The Narcotics Control Board of Thailand recently received a rewritten draft of the country’s drug control laws. This officially puts Thailand in the position to legalize cannabis. The proposed revision is going through Thailand’s parliamentary process. If passed, the law will allow medical cannabis to be sold over-the-counter to any patient that has a valid doctor’s prescription. There is currently an interim parliament in Thailand’s Cabinet and they will soon be voting on the revision. The vote is predicted to pass without opposition.
According to Narcotics Control Board Director Sirinya Sitdhichai, patients will only be allowed to access cannabis for medical purposes. Unlike many legal states in the US, patients will not be allowed to grow any plants for personal consumption. Law enforcement agencies in Thailand, including its own public health department, have stated that they are not opposed to this move once passed. This position does come unexpected as prior policy called for long incarcerations and, in some cases, execution of the accused. An increasing number of countries are now also reconsidering this approach. To lock up drug offenders has proven both costly and ineffective. Not to mention, damaging to countless communities. The forward moving trend is progressing toward health care and harm reduction.
“Doctors in our country are still divided into two opinions,” said Sitdhichai. “Some fear that if we legalize it for recreational use, children may use it, and it may impact their brain development. We are looking at both the good and the bad.” The move toward legalization is still a touchy subject for many in Thailand, though it’s been an open discussion for years. In 2016 the previous Justice Prime Minister of Thailand Paiboon Koomchaya, stated that the war on drugs was a complete failure. This position presented an opportunity to discuss legalizing medical cannabis for adults. In the 1980s, Thailand was a leading exporter of cannabis. Through pressure from the American government, the trade was eventually ceased. As of late, however, attitudes have been changing in both countries.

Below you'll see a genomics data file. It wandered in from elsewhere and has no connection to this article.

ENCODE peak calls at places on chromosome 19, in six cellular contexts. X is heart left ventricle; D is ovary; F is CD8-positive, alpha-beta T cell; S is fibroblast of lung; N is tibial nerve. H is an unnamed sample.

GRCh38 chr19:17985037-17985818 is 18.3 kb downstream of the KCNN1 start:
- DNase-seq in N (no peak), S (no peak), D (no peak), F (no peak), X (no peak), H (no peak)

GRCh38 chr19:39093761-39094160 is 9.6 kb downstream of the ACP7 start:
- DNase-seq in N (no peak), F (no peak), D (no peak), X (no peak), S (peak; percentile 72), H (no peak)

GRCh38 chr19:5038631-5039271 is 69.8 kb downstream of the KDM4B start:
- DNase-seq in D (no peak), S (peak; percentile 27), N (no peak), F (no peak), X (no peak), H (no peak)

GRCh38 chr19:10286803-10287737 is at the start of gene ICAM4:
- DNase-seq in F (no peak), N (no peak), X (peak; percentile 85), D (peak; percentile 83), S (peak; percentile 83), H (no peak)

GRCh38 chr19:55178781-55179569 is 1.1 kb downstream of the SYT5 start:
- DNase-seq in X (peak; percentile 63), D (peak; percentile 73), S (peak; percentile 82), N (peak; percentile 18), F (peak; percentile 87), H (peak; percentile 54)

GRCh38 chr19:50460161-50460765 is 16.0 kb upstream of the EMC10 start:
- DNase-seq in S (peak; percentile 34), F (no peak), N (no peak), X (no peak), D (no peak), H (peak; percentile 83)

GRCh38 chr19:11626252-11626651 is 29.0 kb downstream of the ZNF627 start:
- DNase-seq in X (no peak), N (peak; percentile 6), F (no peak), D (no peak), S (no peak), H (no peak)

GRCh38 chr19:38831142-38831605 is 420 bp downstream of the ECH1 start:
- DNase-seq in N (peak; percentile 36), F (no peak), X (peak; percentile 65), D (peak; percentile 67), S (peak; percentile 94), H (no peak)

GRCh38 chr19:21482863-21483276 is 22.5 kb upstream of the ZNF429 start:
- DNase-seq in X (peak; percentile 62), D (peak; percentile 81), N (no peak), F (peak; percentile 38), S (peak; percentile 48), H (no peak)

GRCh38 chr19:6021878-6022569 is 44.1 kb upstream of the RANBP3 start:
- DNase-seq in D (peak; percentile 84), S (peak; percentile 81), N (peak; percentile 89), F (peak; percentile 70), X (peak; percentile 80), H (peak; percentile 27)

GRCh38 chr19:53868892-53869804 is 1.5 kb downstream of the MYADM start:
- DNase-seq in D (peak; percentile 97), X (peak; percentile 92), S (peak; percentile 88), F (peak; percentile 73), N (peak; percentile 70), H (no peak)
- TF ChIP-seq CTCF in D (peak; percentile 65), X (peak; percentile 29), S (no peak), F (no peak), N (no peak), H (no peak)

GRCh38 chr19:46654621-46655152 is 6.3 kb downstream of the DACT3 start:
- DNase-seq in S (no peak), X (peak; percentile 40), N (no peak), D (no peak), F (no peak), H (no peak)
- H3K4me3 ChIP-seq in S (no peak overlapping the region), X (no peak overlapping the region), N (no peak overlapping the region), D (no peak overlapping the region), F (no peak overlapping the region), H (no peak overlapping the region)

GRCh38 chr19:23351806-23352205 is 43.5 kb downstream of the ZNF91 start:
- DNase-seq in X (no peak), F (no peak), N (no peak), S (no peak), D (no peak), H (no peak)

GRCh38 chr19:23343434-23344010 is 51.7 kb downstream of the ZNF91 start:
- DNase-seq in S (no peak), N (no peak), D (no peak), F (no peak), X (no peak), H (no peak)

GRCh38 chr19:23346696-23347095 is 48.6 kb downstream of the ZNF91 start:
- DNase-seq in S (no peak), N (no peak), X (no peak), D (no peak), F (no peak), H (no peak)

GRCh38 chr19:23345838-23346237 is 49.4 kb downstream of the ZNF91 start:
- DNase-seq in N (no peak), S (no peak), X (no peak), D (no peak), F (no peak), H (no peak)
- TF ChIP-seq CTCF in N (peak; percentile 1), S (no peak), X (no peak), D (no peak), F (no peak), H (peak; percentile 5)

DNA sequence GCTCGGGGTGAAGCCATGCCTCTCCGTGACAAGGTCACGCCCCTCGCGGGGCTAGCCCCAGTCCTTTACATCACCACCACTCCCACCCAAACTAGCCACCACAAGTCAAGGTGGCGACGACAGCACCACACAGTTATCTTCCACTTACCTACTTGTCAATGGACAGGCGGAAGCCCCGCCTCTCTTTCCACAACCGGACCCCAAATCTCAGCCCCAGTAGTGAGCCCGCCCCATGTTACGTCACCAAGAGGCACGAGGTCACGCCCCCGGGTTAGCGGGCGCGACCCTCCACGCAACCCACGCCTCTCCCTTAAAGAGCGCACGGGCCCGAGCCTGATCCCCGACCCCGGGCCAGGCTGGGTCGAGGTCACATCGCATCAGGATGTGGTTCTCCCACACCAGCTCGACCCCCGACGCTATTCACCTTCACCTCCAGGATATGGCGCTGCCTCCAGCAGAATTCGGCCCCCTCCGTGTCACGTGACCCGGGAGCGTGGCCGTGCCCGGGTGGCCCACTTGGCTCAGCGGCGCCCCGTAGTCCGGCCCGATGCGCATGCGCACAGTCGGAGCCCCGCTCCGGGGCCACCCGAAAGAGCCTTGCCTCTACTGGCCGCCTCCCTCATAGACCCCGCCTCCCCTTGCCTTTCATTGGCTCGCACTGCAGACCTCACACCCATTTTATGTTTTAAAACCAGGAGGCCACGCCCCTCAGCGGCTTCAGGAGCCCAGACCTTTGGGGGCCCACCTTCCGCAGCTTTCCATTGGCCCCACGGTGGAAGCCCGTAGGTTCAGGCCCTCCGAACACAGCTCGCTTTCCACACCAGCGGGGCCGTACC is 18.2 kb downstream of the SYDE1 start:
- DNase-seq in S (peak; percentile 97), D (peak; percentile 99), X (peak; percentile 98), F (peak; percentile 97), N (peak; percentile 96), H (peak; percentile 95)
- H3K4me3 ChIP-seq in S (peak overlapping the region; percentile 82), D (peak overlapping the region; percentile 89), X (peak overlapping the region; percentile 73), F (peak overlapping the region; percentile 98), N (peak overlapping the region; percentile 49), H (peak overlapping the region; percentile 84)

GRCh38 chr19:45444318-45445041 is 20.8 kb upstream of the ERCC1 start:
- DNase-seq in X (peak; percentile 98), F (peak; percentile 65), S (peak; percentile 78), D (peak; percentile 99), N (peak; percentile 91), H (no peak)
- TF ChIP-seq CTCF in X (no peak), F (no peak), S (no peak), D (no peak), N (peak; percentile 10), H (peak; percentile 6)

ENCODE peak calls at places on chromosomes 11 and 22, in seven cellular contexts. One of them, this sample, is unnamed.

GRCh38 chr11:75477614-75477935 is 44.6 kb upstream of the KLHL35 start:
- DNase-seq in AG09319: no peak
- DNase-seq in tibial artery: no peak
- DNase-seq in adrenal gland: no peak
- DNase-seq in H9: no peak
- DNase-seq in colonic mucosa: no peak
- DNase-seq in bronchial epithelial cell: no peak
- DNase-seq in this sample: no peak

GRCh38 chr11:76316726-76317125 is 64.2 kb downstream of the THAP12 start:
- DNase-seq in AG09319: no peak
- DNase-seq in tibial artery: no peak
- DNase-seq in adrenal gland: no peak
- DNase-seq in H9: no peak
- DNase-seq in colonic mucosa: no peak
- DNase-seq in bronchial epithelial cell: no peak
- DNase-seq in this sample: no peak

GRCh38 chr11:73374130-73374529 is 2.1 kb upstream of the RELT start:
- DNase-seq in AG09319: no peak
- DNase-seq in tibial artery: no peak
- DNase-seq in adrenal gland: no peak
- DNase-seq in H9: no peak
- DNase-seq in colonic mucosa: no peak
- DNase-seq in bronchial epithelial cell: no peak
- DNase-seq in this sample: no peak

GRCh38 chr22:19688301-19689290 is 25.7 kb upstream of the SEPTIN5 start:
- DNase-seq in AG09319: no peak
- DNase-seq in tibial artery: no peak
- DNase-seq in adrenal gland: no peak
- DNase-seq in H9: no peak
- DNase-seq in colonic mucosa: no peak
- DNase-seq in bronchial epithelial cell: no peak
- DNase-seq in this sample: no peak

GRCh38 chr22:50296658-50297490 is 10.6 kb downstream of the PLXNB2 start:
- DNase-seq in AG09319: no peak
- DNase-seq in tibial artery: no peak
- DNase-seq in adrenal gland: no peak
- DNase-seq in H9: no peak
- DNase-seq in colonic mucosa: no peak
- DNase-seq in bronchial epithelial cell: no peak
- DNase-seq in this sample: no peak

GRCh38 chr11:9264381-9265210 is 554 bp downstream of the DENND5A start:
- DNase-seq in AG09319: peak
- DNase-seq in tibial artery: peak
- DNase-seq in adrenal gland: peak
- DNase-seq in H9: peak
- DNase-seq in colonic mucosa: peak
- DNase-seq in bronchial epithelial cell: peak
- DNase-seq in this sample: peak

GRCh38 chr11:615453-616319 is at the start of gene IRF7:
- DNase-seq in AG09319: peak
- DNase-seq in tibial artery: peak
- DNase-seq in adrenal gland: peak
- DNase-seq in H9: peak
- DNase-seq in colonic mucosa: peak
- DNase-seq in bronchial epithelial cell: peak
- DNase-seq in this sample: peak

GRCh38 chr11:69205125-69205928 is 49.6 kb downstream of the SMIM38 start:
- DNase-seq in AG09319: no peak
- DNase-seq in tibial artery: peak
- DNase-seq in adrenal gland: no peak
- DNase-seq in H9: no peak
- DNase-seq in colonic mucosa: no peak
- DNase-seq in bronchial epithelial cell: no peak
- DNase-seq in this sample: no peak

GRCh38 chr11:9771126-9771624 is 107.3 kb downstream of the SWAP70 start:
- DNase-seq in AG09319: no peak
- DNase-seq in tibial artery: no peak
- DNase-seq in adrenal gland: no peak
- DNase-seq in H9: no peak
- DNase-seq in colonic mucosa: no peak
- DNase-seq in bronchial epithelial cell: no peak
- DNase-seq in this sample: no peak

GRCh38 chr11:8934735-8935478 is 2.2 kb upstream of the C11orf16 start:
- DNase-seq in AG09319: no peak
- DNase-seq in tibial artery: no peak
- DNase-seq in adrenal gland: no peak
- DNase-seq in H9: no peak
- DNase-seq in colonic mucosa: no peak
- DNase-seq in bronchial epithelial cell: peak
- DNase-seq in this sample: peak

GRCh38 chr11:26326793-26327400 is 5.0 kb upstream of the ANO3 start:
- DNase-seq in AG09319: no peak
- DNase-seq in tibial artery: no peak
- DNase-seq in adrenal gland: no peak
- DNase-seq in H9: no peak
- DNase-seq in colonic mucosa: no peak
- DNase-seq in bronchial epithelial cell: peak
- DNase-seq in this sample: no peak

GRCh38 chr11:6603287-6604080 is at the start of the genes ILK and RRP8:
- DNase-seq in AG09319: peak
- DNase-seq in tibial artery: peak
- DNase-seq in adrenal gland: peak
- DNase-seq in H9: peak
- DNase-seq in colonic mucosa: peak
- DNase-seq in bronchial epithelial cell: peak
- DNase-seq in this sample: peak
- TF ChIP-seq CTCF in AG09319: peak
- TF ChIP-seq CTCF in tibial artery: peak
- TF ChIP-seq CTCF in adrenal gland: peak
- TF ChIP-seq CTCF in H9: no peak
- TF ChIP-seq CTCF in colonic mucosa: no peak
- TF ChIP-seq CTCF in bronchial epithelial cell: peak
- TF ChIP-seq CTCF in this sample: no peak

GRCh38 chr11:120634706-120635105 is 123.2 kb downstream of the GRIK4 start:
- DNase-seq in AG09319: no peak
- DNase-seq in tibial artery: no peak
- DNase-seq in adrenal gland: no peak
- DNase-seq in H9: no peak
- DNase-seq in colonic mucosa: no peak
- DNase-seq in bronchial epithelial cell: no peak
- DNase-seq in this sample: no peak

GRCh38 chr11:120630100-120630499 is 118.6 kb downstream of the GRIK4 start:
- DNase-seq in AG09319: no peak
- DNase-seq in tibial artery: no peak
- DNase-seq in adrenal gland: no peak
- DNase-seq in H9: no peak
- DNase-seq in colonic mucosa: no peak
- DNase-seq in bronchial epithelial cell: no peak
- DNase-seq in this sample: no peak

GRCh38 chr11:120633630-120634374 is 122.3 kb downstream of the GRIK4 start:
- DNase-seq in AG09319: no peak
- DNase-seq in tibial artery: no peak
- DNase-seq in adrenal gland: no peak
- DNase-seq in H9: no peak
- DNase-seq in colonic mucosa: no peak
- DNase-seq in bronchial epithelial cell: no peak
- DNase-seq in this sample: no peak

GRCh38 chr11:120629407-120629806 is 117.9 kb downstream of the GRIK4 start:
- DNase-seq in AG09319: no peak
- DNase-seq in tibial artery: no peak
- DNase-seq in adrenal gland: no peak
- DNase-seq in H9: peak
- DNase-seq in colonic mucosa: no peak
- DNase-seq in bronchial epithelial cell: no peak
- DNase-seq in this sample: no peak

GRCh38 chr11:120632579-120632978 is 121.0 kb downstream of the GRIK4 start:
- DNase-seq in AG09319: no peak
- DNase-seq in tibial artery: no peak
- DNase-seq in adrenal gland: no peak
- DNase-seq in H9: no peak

Thailand has again revisited this notion in the recent past. In August of 2016, the government discussed relaxing the laws around cannabis and considered decriminalization as a possibility. Some of the laws did change shortly after which allowed farmers to grow hemp as part of their crop. Legalization in Thailand will set precedent as it being the first Asian country to accept and allow medical cannabis. Thailand’s Narcotic Control Board is also setting a clear example of how public perception can change. Through the support of its citizens and education, countries around the world are proving to move forward. The effort will be another step forward in global cannabis reform.
By Tracy Jerome Chisley (@PoeticPanther)
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